More meeting coverage from a Brownstoner reader, this one about a hearing on the threatened future of PS 133. We wrote a post last month that summarizes the issue and there's a petition here. You can also check out the State's opinion that PS 133 is a building of historical significance in this PDF.
Yesterday morning the City Council's Subcommittee on Landmarks, Public Siting and Maritime Uses heard testimony on the SCA’s proposed plan to demolish PS 133 and the community garden and replace it with a large building that will take up the top of the block between Butler and Baltic Streets. The SCA made a brief presentation that stressed the deterioration of the existing building (admitting that it had received little funding for upkeep) and stating that it would take approximately $15 million dollars to “simply address the deterioration of critical building components”. (This was the first time this figure, or any mention of existing building conditions had been raised by the SCA). The SCA called the Snyder school (the first one he built in Brooklyn) “quaint” and “lovely” but deteriorated.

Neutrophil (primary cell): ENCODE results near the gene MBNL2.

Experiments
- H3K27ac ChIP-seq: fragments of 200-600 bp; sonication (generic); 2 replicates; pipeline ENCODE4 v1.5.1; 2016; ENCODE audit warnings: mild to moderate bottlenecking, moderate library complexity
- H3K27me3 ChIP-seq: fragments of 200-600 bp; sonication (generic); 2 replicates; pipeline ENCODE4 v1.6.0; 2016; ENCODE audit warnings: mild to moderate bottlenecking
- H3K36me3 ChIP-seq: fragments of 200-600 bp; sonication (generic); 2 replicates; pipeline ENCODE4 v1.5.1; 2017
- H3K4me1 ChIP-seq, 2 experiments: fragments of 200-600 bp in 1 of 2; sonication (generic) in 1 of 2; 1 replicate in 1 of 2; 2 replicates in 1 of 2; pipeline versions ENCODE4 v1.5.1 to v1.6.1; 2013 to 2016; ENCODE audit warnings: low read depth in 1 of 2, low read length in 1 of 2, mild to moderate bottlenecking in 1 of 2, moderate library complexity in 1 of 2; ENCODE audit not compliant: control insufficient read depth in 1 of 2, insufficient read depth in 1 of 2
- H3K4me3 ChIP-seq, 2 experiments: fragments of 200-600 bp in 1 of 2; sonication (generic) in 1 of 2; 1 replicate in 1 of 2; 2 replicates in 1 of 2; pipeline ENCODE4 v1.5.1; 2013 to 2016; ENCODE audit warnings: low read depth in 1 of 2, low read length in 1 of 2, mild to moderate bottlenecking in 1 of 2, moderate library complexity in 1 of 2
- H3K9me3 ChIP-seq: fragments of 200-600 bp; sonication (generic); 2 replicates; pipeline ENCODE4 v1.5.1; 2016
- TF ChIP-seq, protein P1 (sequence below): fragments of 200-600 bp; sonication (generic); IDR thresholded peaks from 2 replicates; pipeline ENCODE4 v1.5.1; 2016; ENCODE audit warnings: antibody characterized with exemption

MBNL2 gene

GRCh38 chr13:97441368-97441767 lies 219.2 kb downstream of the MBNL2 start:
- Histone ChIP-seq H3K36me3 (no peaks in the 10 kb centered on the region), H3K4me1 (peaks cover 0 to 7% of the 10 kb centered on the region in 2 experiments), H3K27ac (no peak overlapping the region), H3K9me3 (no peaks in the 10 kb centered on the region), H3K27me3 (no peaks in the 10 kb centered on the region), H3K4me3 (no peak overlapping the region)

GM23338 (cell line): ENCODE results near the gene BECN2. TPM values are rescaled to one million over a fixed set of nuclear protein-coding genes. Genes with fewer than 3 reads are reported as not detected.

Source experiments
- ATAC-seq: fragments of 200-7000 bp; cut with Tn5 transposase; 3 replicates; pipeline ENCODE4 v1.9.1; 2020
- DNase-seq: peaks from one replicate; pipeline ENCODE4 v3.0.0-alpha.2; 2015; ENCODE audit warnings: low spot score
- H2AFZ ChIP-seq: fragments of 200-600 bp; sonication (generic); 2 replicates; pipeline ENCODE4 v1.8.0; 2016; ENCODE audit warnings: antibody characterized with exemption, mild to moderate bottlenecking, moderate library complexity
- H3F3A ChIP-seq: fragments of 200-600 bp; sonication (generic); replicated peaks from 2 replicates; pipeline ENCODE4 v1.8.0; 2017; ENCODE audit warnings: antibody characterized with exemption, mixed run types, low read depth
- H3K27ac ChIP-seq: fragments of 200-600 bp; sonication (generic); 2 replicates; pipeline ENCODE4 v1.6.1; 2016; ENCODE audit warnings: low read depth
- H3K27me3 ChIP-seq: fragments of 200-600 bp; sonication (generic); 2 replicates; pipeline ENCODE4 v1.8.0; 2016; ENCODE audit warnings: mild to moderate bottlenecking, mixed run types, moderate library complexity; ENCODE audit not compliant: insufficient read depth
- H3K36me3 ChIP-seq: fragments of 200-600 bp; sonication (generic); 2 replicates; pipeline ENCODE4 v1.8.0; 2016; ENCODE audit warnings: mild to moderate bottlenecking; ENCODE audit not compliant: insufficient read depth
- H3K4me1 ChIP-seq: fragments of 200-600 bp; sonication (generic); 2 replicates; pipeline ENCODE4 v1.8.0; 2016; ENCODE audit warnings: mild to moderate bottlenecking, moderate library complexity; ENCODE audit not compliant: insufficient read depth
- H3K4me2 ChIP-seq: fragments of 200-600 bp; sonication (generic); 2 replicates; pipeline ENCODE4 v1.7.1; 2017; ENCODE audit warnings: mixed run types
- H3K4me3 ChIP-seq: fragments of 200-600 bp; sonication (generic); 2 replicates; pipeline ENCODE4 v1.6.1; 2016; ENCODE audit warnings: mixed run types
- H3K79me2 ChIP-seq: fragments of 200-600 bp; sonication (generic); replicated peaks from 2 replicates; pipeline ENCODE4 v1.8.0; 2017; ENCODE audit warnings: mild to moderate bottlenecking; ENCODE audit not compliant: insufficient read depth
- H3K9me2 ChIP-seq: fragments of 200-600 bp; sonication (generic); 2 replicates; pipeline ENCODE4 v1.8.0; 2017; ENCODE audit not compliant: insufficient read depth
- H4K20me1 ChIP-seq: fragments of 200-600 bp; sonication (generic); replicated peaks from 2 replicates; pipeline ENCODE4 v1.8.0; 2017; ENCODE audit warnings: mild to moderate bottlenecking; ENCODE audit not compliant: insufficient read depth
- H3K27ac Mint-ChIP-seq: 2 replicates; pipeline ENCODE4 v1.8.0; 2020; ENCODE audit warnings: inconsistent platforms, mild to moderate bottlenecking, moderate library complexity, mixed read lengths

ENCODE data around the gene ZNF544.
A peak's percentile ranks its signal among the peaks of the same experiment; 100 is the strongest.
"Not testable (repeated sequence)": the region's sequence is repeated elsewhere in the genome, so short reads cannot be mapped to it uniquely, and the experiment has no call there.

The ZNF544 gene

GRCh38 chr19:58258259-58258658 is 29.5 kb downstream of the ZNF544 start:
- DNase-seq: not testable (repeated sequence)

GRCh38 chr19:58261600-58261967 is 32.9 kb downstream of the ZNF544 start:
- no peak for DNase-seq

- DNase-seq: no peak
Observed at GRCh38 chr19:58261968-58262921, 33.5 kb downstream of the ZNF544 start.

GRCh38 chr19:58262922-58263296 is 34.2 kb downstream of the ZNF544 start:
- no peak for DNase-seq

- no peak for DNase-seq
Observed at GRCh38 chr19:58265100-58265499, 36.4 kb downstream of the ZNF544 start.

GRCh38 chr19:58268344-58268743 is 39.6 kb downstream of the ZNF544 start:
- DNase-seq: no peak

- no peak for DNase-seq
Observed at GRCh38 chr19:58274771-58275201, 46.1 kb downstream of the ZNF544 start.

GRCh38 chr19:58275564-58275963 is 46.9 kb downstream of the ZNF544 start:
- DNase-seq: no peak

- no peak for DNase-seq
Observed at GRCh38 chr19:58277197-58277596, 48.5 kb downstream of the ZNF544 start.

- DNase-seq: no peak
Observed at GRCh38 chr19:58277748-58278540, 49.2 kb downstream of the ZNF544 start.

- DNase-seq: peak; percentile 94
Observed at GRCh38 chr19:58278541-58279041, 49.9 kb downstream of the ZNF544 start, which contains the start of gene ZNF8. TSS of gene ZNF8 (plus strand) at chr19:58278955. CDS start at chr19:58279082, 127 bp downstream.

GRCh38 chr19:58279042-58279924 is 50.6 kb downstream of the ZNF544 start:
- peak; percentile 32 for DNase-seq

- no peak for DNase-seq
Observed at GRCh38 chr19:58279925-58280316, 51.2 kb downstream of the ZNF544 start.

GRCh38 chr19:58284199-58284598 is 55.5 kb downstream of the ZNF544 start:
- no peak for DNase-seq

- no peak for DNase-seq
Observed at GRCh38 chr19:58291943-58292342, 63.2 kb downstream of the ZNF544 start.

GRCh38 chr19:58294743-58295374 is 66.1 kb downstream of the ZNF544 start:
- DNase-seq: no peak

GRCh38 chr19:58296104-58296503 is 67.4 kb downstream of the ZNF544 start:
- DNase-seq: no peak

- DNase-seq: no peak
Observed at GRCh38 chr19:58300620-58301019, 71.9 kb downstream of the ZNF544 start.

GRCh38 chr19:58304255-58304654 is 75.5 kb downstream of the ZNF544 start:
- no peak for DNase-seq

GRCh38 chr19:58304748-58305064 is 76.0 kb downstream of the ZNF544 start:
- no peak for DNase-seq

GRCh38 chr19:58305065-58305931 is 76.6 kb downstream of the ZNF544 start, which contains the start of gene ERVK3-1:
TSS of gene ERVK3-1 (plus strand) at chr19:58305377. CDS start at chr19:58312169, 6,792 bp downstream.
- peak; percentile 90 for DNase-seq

SCA representatives continued their practice of misinformation – saying that they didn’t know if local residents had received requested source documents that describe contamination in the soil and ground water on the school site (the truth is that two weeks ago the SCA told residents that they will have to file for the documents under the Freedom of Information Law – despite the fact that they were cited in a public document); saying that the program for the school will be decided in the future (the truth is that the SCA has maintained in public presentations that the school serve two distinct school districts – 13 and 15 – and have even designed separate entrances for children from each district); saying that they had been in consultation with the State Historic Preservation Office on options for preserving the school (the truth is that SHPO has told plan opponents that they have been waiting, since December, for the SCA to provide a cost benefit analysis of new construction versus renovation); and maintaining that they have been consulting with local community representatives about the school design (the truth is that they have conducted two hearings at which residents were limited to 3 minute comments.)